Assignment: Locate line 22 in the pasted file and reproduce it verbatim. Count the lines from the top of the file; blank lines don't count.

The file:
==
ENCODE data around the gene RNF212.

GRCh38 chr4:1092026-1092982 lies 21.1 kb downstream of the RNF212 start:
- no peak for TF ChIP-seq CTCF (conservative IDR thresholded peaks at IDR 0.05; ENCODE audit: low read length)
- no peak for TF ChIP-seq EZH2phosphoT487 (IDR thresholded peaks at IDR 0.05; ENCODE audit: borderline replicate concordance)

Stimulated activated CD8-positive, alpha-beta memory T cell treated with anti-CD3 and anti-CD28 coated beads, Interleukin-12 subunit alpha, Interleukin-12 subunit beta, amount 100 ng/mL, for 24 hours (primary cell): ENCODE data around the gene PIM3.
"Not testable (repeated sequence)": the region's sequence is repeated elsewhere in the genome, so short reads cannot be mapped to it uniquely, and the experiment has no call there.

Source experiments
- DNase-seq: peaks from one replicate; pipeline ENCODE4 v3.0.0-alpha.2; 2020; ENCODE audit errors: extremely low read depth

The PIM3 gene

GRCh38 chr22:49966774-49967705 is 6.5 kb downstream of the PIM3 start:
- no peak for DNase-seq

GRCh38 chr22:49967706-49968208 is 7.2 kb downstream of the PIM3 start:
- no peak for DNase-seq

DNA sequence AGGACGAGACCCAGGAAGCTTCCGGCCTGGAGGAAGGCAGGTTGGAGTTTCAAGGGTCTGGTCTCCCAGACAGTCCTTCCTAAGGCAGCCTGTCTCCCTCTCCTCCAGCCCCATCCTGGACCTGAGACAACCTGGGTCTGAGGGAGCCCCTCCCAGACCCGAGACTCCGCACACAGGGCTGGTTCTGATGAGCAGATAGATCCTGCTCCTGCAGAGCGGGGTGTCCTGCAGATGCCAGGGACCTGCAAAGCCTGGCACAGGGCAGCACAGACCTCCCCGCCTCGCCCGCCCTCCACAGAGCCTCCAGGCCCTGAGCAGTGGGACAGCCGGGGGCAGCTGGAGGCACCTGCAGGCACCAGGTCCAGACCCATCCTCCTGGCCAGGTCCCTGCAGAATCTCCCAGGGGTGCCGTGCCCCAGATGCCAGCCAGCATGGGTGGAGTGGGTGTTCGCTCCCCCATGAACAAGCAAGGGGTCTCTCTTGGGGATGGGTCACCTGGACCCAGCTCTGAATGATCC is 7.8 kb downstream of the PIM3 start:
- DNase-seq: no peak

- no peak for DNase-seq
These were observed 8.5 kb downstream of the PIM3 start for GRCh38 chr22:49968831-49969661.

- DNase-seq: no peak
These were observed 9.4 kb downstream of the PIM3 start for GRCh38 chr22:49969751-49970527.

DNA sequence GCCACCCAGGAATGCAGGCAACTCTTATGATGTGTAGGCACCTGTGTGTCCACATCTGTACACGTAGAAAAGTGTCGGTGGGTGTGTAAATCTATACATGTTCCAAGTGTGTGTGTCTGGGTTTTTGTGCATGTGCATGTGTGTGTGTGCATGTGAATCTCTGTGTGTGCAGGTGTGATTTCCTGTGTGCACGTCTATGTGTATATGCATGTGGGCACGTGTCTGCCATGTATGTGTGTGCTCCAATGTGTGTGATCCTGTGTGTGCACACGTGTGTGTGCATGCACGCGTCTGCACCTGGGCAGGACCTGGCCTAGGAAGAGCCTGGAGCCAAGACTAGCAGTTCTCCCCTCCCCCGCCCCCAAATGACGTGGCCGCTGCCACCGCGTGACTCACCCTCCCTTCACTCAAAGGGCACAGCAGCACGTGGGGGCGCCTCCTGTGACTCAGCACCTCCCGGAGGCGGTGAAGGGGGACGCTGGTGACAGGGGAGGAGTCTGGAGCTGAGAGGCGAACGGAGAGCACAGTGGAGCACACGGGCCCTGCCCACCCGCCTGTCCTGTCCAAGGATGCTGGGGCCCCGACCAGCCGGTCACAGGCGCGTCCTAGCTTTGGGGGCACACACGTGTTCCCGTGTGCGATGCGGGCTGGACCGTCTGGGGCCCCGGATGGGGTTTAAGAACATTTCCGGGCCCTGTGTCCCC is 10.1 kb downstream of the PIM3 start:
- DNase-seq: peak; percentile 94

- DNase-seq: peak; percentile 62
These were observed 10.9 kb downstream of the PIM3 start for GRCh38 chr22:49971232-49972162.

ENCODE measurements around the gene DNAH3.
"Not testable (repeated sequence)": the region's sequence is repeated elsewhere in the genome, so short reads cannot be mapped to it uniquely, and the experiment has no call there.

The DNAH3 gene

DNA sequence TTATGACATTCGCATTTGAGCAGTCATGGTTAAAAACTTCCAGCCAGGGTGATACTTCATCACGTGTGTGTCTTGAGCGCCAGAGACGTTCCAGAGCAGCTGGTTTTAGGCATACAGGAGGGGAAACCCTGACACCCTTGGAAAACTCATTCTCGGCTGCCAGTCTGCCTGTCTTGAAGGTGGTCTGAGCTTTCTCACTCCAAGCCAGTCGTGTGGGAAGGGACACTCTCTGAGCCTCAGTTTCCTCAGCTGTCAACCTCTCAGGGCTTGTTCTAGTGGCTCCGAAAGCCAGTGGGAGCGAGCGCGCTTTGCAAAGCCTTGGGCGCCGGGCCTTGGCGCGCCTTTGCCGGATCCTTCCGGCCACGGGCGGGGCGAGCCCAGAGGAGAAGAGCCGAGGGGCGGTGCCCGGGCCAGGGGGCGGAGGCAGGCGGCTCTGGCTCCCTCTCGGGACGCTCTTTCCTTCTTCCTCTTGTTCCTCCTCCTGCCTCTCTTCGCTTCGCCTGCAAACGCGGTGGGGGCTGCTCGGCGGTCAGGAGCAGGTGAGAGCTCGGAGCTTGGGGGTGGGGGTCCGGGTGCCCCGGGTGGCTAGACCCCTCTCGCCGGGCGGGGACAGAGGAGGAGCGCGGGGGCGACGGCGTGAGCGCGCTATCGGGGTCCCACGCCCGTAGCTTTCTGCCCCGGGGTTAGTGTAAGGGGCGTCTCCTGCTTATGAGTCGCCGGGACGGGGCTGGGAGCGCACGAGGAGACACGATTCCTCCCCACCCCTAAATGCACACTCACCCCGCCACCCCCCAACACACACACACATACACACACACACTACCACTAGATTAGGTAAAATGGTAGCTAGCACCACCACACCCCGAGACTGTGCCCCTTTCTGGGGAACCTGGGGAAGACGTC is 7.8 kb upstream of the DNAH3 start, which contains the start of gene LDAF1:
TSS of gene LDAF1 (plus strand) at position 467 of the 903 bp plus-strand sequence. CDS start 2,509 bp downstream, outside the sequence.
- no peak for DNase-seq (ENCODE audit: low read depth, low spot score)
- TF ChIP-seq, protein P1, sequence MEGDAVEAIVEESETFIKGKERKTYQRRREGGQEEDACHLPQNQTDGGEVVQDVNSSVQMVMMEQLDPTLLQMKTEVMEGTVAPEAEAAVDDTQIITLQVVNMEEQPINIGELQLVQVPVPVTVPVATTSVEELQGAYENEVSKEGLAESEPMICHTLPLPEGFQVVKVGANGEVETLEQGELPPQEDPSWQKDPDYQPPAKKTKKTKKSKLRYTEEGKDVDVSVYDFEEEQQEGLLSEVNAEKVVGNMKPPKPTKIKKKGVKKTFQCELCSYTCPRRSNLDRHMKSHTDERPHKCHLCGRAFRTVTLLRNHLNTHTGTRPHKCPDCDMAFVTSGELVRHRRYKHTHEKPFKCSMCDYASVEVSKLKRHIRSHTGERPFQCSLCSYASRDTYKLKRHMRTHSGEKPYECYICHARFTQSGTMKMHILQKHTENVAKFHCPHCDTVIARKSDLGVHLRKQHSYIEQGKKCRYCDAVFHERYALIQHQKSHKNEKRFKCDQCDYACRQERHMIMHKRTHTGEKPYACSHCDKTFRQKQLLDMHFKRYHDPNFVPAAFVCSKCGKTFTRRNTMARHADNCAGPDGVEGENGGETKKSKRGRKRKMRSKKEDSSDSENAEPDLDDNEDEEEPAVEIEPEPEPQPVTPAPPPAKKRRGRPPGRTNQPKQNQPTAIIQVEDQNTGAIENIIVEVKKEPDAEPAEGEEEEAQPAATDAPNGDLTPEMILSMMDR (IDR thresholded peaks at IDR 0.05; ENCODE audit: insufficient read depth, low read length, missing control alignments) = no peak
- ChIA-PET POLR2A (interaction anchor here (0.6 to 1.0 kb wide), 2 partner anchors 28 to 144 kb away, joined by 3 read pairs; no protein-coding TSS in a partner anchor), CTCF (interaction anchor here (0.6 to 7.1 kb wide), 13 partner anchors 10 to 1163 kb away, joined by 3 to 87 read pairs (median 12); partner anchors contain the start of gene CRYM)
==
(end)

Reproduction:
- DNase-seq: peak; percentile 62